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Social Environmentalism The Development of the Environmental Movement.

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Presentation on theme: "Social Environmentalism The Development of the Environmental Movement."— Presentation transcript:

1 Social Environmentalism The Development of the Environmental Movement

2 2 Mans Perspectives on Nature: 1800s Turn of the Century Gilford Pinchot Join Muir Teddy Rossevelt John J. Audubon Perspective Conservation Preservation Multiple Use Game Protection Focus: Land Protection Wildlife (game) Conservation Recreation: National Parks, Monuments Multiple Use

3 3 Anthropogenic Impacts: 1900s Denora, PA (1920) –Thermal inversion Pittsburghs Dark Noon –Steel Mill Smoke Muellenburg Canyon –Where Paradise Lays –Coal mining Ashland, NC Fish Kills –Textile Mills, Colored water Bald Eagles, Osprey –near extinction, DDT NJ & NY Beach Closures Monogahalia River Leaded Gasoline (Pb) –bias studies of babies Lake Erie –Fish Kills The Cayahooga Burns

4 4 Mans Perspectives on Nature: late 1900s Modern Era Rachel Carson –1962 Edward Abbey –1970s 1960s - 80s 1990s Future Focus Polluting Limited Resources –DDT, Bio-accumulation Aesthetic Values –Where is Mans Ecological Niche? Pollution Cleanup Sustainability & Natural Hazards

5 5 Changing Perspectives Early Man –Nature is a resource to use 1800s –Nature is a resource for multiple uses –Nature can assimilate man-made wastes late-1900s –Nature is a required resource for survival –worthy of protecting and not polluting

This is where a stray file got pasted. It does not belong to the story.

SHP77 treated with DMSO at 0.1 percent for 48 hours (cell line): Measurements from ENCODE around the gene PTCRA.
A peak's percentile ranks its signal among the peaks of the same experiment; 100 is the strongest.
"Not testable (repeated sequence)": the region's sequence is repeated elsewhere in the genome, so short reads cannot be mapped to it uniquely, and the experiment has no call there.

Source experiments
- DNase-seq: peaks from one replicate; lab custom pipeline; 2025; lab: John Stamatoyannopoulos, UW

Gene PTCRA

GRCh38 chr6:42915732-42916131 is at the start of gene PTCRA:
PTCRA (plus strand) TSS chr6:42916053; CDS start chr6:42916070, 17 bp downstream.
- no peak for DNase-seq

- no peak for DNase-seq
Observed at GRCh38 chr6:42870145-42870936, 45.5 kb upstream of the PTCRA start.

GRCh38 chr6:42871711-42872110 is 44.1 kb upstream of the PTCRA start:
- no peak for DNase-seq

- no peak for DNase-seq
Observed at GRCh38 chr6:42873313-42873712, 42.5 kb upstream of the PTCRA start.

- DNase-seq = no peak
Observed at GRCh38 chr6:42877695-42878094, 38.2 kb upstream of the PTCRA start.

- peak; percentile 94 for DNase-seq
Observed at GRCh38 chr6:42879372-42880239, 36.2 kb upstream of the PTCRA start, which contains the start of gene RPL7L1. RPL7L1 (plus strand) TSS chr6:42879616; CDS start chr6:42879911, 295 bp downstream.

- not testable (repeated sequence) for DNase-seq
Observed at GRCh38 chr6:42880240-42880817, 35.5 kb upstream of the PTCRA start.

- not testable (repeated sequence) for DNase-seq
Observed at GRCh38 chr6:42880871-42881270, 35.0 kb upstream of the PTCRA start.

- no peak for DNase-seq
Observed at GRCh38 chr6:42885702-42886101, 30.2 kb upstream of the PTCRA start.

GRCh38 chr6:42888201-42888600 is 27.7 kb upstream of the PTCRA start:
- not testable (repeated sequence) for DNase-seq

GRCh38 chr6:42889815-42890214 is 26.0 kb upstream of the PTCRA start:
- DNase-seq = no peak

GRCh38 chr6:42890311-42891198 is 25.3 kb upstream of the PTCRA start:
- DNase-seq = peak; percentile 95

6 6 Congress takes action.. under pressure! 1970 NEPA & Earth Day National Environmental Protection Act 1972 CWA Clean Water Act 1972 CAA Clean Air Act

7 7 National Environmental Protection Act Trustee of the environment for future generations Assure safe, healthful, productive, aesthetically & culturally pleasing surroundings Attain widest range of beneficial uses of the environment without degradation Preserve important historic, cultural, and natural aspects of our national heritage

8 8 NEPA Achieve a balance between population and resource use Enhance the quality of renewable resources and recycle resources that can be depleted

9 9 NEPA ACKNOWLEDGES STEWARDSHIP ACKNOWLEDGES POLLUTION CONNECTION BETWEEN POPULATION GROWTH & RESOURCE DEPLETION DOES THE PUBLIC NEED IT: BENEFITS.vs. COSTS ANALYSIS

10 10 NEPA Conduct an Environmental Impact Assessment (EIS) Consider the impact on the environment Consider alternative planning measures Consider the Null Alternative –i.e. do nothing

11 11 Polluter Pays Principle No Externalities The user pays their fair share No free riders –Hardin: Tragedy of the Commons Incorporate environmental degradation into costs –bottle deposits –tire disposal charge –waste oil surcharge

12 12 REGULATE Environmental Protection Agency (EPA) Enforcement Report directly to President (public relations) Big Stick Approach Sue under Nuisance Law Go After Stationary Sources –Factorys –Big Manufacturers / Deep Pockets lined with $$$ –Energy Producers / Electric Utilities

13 13 Clean Water Act 1972 Clean up point and non-point source pollutants Make American waterways fishable, swimable, and drinkable

14 14 Clean Water Act 1972 Control point and non-point source pollutants Make American waterways fishable, swimmable, and drinkable Polluter Pays Principle The user pays their fair share no free riders (Hardin) incorporate environmental degradation into costs –bottle deposits

15 15 Clean Air Act 1970 Point or Stationary Sources (Factorys) Mobile Sources (Transportation) Primary Pollutants –PM, So2, Nox. O3, CO Secondary Pollutants –189 toxic chemicals, Pb, Cd, Hg, Cr

16 16 Clean Air Act 1970 Polluter Pays Principle Point & Mobile Sources Primary Pollutants –PM, So2, Nox. O3, CO Secondary Pollutants –189 toxic chemicals, Pb, Cd, Hg, Cr Non-Attainment Areas: Class I, II, III Pollution Standards Index: PSI


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